Survival is hard work. If you’re not desperately trying to hunt and forage food you’re dying of thirst or trying to scavenge materials to make the most basic weapons and tools. Who needs Netflix and Deliveroo when you can roast a gerbil and wash it down with a rusty bucket of dirty water?
Then there’s a base that needs building, people to take care of, stuff to repair and missions to undertake. It’s a long day. Chuck in a plague of zombie-like Wanderers and you’ve got Metal Gear Survive – a bit like Bear Grylls meets The Walking Dead. It’s a slog of spectacle but at least you don’t have to drink your own wee, even though you’ll more than likely get a "both ends" tummy bug along the way. Sounds like fun? It is, sort of.
'Metal Gear Survive' is a spin-off that has spun out of control
For those familiar with the 20-year old Metal Gear series, park your expectations. This is a Metal Gear game in name only; with head honcho Hideo Kojima acrimoniously parting company with Konami prior to this stand-alone follow-on from Metal Gear Solid V.
The action takes place in Dite, a dimension separate but similar to Earth, located at the end of a wormhole and littered with Wanderers and the Dust, a mist like substance that is toxic to humans. To return home you need to reactivate a device called the Digger, capable of generating wormholes – but typically, you lack the data to do this, so there’s lots of "fetch" missions as you locate a search site, dodge or fight the Wanderers and get back before you run out of vital supplies.
As you venture through this barren unfamiliar terrain you’ll be constantly aware of ever decreasing vital statistics. Hunger never goes away so collecting food and hunting animals is a top priority. The same goes for thirst, though finding a clean source is challenging for the first few hours, thus often leaving you sick after drinking dirty water. These base survival elements are a challenge to maintain and underpin a continuously tense atmosphere.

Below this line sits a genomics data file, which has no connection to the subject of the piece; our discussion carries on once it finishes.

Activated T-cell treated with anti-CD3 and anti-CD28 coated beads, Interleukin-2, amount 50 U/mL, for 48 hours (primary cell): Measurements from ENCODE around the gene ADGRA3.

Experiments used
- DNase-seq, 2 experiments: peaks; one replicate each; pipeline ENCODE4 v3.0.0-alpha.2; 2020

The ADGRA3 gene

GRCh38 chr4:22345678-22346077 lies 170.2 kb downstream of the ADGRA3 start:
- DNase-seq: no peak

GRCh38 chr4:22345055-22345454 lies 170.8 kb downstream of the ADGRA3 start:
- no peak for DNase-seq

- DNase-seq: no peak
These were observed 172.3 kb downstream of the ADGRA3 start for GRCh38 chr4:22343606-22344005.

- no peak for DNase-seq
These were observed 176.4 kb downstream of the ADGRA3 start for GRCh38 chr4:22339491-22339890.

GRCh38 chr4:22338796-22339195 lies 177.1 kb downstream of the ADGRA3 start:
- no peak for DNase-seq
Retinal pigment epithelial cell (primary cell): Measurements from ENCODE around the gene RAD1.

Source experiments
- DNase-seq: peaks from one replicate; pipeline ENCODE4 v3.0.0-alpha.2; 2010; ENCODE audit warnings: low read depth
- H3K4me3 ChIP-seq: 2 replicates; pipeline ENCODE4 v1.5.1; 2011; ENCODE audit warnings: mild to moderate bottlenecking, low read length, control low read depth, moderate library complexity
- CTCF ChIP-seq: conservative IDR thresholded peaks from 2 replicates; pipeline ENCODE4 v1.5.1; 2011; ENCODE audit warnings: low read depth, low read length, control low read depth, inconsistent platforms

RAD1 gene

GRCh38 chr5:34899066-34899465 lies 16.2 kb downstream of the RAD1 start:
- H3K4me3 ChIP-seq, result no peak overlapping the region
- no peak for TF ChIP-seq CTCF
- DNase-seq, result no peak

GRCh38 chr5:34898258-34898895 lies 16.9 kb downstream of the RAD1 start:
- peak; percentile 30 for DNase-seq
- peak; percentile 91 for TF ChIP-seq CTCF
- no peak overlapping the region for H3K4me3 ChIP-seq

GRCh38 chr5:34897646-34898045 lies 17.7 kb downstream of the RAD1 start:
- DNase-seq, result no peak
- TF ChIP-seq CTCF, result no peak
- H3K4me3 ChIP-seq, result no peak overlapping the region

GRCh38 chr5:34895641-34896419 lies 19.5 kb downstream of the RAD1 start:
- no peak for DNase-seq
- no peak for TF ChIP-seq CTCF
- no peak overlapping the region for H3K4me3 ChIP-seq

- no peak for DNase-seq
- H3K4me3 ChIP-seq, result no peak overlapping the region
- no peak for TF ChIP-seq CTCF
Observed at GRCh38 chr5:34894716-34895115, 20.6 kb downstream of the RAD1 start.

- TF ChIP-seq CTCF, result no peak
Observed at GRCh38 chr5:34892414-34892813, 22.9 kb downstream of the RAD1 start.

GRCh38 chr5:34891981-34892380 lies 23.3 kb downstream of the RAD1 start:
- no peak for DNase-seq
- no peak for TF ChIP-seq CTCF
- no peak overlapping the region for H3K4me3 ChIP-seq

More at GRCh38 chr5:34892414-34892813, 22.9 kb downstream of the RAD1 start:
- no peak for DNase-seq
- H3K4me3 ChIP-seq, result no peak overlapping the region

However, where the developers overstepped the "challenge" line and ventured into "annoying" territory is with the third survival requirement – oxygen. Most of the world is covered in a permanent Dust storm which means you need an oxygen mask with a limited supply. Inside the Dust, your stamina depletes quicker and can only be replenished fully by returning to your base. The Dust issue narrows down this free roaming world dramatically, forcing players not to wander too long and make them stick to one or two missions per excursion.There are other bug bears in this survivalist outing. Healing yourself isn’t as straightforward as using a cure-all health kit. Depending on the injuries sustained, you need a specific cure – which is often too hard to come by. Also, while all gamers understand the inherent jeopardy in a survival title the scant use of saves or checkpoints in the open world means once again, like when dealing with the Dust issue, you have to continually return to base or risk losing all progress from the previous save.
There’s an online co-operative mode, that you can’t use until you reach the lofty heights of level 20. The available missions are also locked away until you make sufficient progress in the story so MG Survive considers its online component an end-game activity, rather than something that exists alongside the campaign. All this means you can’t just jump into a game with a friend – which, while this is understandable as there are many skills that need to be attained to play this overly complicated adventure, means there’s still a fundamental flaw in game design if you’re not able to enjoy online play without half completing the game first.
Metal Gear Survive is a spin-off that has spun out of control. In many ways it looks and plays like a Metal Gear game, but the survival elements have been delivered to the detriment of much in the way of fun. Everything feels like hard work that, even when accomplished, is rarely rewarded. The game should be applauded for an interesting take on the action adventure genre but no-nonsense survival doesn’t have to be quite as gruelling as this tedious labour of love.